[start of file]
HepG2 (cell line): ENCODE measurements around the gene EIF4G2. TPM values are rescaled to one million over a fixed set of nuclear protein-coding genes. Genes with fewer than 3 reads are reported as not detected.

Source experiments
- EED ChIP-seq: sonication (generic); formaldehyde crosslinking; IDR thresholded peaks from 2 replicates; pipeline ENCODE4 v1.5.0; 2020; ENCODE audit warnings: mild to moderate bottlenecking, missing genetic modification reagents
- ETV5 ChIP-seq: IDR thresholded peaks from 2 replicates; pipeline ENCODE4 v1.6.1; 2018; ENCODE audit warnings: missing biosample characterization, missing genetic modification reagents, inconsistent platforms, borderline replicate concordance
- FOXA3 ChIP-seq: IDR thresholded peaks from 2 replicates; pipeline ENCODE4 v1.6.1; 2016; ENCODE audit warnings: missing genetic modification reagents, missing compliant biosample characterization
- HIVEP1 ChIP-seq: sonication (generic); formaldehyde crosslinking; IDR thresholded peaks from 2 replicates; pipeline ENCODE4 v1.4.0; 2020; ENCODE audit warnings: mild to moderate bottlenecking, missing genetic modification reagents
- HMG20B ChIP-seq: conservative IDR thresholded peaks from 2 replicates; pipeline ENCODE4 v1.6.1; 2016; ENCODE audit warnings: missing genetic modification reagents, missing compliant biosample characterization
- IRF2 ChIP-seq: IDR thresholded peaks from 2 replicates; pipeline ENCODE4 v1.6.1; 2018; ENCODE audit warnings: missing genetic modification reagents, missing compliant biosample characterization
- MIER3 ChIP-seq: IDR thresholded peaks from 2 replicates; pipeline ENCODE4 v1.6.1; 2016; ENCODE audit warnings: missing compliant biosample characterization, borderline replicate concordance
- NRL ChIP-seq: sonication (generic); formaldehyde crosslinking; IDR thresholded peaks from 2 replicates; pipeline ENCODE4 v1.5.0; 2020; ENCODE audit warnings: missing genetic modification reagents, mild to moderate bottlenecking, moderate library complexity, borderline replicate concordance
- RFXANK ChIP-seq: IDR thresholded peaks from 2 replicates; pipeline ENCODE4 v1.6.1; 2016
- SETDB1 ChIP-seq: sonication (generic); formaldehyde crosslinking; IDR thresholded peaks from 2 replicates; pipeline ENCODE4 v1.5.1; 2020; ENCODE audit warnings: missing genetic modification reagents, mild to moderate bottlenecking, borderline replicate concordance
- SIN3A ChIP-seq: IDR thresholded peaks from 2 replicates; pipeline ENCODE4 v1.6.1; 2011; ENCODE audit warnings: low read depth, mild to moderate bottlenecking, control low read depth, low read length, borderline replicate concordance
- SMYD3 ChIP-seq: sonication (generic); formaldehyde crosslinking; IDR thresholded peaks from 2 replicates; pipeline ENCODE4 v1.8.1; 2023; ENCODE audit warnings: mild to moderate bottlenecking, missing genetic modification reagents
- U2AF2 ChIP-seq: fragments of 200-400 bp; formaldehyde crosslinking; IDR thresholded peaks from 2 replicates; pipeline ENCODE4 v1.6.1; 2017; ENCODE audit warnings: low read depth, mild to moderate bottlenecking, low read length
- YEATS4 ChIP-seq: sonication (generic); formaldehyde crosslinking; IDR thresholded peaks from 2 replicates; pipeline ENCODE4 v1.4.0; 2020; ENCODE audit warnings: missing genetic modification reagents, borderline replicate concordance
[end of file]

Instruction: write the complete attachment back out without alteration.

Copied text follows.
HepG2 (cell line): ENCODE measurements around the gene EIF4G2. TPM values are rescaled to one million over a fixed set of nuclear protein-coding genes. Genes with fewer than 3 reads are reported as not detected.

Source experiments
- EED ChIP-seq: sonication (generic); formaldehyde crosslinking; IDR thresholded peaks from 2 replicates; pipeline ENCODE4 v1.5.0; 2020; ENCODE audit warnings: mild to moderate bottlenecking, missing genetic modification reagents
- ETV5 ChIP-seq: IDR thresholded peaks from 2 replicates; pipeline ENCODE4 v1.6.1; 2018; ENCODE audit warnings: missing biosample characterization, missing genetic modification reagents, inconsistent platforms, borderline replicate concordance
- FOXA3 ChIP-seq: IDR thresholded peaks from 2 replicates; pipeline ENCODE4 v1.6.1; 2016; ENCODE audit warnings: missing genetic modification reagents, missing compliant biosample characterization
- HIVEP1 ChIP-seq: sonication (generic); formaldehyde crosslinking; IDR thresholded peaks from 2 replicates; pipeline ENCODE4 v1.4.0; 2020; ENCODE audit warnings: mild to moderate bottlenecking, missing genetic modification reagents
- HMG20B ChIP-seq: conservative IDR thresholded peaks from 2 replicates; pipeline ENCODE4 v1.6.1; 2016; ENCODE audit warnings: missing genetic modification reagents, missing compliant biosample characterization
- IRF2 ChIP-seq: IDR thresholded peaks from 2 replicates; pipeline ENCODE4 v1.6.1; 2018; ENCODE audit warnings: missing genetic modification reagents, missing compliant biosample characterization
- MIER3 ChIP-seq: IDR thresholded peaks from 2 replicates; pipeline ENCODE4 v1.6.1; 2016; ENCODE audit warnings: missing compliant biosample characterization, borderline replicate concordance
- NRL ChIP-seq: sonication (generic); formaldehyde crosslinking; IDR thresholded peaks from 2 replicates; pipeline ENCODE4 v1.5.0; 2020; ENCODE audit warnings: missing genetic modification reagents, mild to moderate bottlenecking, moderate library complexity, borderline replicate concordance
- RFXANK ChIP-seq: IDR thresholded peaks from 2 replicates; pipeline ENCODE4 v1.6.1; 2016
- SETDB1 ChIP-seq: sonication (generic); formaldehyde crosslinking; IDR thresholded peaks from 2 replicates; pipeline ENCODE4 v1.5.1; 2020; ENCODE audit warnings: missing genetic modification reagents, mild to moderate bottlenecking, borderline replicate concordance
- SIN3A ChIP-seq: IDR thresholded peaks from 2 replicates; pipeline ENCODE4 v1.6.1; 2011; ENCODE audit warnings: low read depth, mild to moderate bottlenecking, control low read depth, low read length, borderline replicate concordance
- SMYD3 ChIP-seq: sonication (generic); formaldehyde crosslinking; IDR thresholded peaks from 2 replicates; pipeline ENCODE4 v1.8.1; 2023; ENCODE audit warnings: mild to moderate bottlenecking, missing genetic modification reagents
- U2AF2 ChIP-seq: fragments of 200-400 bp; formaldehyde crosslinking; IDR thresholded peaks from 2 replicates; pipeline ENCODE4 v1.6.1; 2017; ENCODE audit warnings: low read depth, mild to moderate bottlenecking, low read length
- YEATS4 ChIP-seq: sonication (generic); formaldehyde crosslinking; IDR thresholded peaks from 2 replicates; pipeline ENCODE4 v1.4.0; 2020; ENCODE audit warnings: missing genetic modification reagents, borderline replicate concordance